[-]
Re: how long do reeds last and how do you know if a reed is DOA?    14:55 on Friday, January 01, 2010 Vote for this post Vote against this post 0 votes

OboeLover4Life
(121 points)

These guys are right. Online lessons are the next best thing, but if at all possible you should get them in person.
I wouldn't be where I am today if I didn't have my teacher. I've only playing for two years but I feel very comfortable playing pieces like the Mozart Oboe Quartet, Haydn Oboe Concerto, and Saint Saens (this years all-state NYSSMA xD).

Hence you could say I've been playing flute for 5 years now. But quite honestly I sound kinda !***!ty lol. I took kinda the route you're taking for the Oboe. I ended up trying to correct a lot of bad habits that I probably could have avoided in the first place had I a good teacher.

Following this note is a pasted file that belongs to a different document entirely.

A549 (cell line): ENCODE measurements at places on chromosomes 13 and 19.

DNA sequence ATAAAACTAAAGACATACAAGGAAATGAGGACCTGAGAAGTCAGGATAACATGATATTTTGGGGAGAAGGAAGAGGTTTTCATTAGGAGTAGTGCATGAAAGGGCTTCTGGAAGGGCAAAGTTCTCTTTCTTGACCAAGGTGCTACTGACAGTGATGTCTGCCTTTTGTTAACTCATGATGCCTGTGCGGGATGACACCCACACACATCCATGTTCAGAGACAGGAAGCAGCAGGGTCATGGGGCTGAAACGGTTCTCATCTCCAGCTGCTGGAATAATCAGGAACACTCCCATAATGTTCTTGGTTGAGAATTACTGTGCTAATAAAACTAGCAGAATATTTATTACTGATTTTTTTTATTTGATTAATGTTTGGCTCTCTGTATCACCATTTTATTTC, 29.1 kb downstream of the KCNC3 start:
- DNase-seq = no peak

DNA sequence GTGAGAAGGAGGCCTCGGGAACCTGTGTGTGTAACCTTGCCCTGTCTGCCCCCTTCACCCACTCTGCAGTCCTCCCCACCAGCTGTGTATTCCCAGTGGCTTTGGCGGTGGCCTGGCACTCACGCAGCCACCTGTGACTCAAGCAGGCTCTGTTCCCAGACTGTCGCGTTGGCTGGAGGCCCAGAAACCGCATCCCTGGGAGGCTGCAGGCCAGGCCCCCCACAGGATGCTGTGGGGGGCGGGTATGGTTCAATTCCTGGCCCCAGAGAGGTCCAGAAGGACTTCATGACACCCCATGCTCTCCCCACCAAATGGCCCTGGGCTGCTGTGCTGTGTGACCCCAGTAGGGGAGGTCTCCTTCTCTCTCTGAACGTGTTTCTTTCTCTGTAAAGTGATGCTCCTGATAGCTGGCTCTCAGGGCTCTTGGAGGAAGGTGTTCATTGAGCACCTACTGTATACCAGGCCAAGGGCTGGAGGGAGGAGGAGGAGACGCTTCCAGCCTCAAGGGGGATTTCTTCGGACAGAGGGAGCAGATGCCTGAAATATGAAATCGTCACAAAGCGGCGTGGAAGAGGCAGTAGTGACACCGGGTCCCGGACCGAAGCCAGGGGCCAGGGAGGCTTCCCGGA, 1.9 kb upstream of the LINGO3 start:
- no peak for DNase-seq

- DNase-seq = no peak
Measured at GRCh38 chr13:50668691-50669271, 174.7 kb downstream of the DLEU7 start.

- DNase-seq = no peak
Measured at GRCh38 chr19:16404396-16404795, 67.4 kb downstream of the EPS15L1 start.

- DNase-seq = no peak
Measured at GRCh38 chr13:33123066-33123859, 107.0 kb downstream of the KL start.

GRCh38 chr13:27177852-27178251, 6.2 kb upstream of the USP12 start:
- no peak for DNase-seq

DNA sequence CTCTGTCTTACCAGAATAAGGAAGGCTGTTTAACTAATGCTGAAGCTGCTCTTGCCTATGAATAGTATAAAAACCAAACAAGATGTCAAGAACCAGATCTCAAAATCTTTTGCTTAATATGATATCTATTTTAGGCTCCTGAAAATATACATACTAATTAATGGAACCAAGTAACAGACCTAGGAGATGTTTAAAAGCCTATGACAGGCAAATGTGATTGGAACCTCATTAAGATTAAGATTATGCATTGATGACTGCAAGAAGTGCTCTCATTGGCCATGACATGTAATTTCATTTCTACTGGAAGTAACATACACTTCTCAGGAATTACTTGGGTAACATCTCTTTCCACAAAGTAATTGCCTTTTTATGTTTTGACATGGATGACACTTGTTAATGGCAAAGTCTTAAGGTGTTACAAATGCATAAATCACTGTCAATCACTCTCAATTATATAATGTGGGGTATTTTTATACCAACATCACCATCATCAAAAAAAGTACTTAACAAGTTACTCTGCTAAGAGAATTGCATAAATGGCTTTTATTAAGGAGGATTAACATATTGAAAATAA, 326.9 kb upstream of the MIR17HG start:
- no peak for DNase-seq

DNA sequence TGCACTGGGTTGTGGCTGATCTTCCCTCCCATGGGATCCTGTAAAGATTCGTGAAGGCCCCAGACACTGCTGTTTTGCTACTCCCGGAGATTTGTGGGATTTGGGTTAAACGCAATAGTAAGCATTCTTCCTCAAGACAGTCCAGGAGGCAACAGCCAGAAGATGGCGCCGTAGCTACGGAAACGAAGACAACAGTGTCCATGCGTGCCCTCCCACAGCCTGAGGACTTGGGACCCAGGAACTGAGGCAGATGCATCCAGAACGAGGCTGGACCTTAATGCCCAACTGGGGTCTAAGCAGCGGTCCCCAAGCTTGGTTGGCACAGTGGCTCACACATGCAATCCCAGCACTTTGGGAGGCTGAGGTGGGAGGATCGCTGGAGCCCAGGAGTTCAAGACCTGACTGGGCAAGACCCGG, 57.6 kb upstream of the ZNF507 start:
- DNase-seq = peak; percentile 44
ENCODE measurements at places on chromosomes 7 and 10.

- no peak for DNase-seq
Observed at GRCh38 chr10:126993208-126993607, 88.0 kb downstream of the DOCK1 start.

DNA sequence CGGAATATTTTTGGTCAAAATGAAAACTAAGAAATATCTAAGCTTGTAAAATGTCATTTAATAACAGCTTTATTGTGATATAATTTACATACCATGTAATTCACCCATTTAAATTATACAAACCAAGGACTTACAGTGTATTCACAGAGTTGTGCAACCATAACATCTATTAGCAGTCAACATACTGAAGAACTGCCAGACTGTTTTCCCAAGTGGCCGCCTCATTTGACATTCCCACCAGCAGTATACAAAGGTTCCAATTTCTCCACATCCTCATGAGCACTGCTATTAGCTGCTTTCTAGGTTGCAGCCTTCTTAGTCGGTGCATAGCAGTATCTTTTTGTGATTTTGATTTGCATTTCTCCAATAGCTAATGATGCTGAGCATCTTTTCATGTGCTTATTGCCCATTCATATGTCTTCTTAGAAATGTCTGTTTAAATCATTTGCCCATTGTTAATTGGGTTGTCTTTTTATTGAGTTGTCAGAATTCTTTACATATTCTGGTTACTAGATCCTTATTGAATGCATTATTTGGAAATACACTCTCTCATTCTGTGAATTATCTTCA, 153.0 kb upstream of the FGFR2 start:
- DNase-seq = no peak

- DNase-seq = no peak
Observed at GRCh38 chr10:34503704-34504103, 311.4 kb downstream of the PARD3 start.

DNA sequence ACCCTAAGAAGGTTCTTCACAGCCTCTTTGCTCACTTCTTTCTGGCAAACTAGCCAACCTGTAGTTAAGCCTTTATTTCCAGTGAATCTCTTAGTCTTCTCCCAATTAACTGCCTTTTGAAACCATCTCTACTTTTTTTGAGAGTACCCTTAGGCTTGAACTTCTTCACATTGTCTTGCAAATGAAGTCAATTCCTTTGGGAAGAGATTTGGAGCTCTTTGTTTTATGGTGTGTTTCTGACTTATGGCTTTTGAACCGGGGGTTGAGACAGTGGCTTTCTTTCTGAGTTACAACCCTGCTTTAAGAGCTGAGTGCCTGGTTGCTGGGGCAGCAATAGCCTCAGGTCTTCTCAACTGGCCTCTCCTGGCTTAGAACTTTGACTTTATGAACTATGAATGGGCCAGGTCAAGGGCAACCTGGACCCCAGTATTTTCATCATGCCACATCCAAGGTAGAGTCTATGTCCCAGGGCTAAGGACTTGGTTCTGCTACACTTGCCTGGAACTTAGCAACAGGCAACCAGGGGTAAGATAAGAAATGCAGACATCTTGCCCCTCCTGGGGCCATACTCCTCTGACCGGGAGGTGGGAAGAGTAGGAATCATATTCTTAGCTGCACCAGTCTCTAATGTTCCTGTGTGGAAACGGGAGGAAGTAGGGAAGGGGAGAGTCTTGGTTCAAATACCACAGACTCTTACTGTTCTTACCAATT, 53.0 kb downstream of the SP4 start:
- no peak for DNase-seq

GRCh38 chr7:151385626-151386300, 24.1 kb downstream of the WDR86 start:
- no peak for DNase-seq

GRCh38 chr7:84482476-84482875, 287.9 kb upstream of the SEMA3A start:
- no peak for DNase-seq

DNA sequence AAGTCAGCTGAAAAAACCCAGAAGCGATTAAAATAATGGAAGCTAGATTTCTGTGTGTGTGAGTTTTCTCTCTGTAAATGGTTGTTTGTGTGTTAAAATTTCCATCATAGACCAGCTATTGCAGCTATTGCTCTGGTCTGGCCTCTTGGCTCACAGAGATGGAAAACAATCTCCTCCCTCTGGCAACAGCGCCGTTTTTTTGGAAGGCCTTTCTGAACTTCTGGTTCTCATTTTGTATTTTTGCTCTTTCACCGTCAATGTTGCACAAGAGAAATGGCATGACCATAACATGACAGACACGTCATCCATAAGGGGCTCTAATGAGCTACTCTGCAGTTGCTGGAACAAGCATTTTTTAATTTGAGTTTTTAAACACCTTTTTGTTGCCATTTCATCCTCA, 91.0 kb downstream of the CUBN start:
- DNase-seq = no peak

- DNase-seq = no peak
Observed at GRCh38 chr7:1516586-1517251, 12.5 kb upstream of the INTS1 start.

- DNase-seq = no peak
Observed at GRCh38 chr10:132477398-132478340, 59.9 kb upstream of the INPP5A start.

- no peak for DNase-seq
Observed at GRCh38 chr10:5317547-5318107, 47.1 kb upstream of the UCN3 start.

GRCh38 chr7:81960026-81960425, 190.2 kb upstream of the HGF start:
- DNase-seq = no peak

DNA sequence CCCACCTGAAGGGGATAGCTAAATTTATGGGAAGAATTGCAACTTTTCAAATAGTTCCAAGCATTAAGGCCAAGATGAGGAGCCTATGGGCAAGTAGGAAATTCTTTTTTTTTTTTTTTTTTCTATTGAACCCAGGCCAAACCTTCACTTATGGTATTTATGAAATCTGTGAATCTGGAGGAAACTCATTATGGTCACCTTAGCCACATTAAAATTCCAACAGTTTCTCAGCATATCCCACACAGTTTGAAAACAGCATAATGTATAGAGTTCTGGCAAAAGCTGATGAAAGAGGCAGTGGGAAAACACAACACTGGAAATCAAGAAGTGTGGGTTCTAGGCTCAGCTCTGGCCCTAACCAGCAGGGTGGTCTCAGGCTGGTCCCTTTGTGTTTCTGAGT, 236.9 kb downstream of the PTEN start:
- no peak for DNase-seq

[-]
Re: how long do reeds last and how do you know if a reed is DOA?    20:05 on Friday, January 01, 2010 Vote for this post Vote against this post 0 votes

kmcintyre
(9 points)

Well, truth be told, after losing 600K USD in home equity and 100K USD in my retirement account, there is no budget for lessons. Every free dollar needs to go to repairing my retirement in the few years I have left.

Learning oboe is suppose to be cheap entertainment... :-)

I have no aspirations of becoming a professional oboe player. If I can play some heads to some jazz standards as a complement to guitar and piano, I'll be happy. I play cheap coffee houses. :-)

Maybe I can find a teacher willing to give me quarterly checkups...

But thanks for the advice.

[-]
Re: how long do reeds last and how do you know if a reed is DOA?    21:04 on Monday, January 04, 2010 Vote for this post Vote against this post 0 votes
   

This forum: Older: Fox Renard 330 Oboe, with or without Bb vent key?
 Newer: Help ID This Buffet Crampon Carl Fischer Oboe

 




8notes in other languages:              


 
© 2000-2014 8notes.com